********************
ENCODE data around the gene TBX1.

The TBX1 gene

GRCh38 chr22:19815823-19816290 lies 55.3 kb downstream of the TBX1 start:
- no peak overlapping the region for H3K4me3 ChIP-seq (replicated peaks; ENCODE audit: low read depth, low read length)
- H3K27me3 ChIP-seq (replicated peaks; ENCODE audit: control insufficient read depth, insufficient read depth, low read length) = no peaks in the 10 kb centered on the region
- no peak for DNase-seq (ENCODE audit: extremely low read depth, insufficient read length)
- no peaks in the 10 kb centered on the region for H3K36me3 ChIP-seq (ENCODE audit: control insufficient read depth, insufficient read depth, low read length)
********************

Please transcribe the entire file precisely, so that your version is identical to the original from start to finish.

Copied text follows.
ENCODE data around the gene TBX1.

The TBX1 gene

GRCh38 chr22:19815823-19816290 lies 55.3 kb downstream of the TBX1 start:
- no peak overlapping the region for H3K4me3 ChIP-seq (replicated peaks; ENCODE audit: low read depth, low read length)
- H3K27me3 ChIP-seq (replicated peaks; ENCODE audit: control insufficient read depth, insufficient read depth, low read length) = no peaks in the 10 kb centered on the region
- no peak for DNase-seq (ENCODE audit: extremely low read depth, insufficient read length)
- no peaks in the 10 kb centered on the region for H3K36me3 ChIP-seq (ENCODE audit: control insufficient read depth, insufficient read depth, low read length)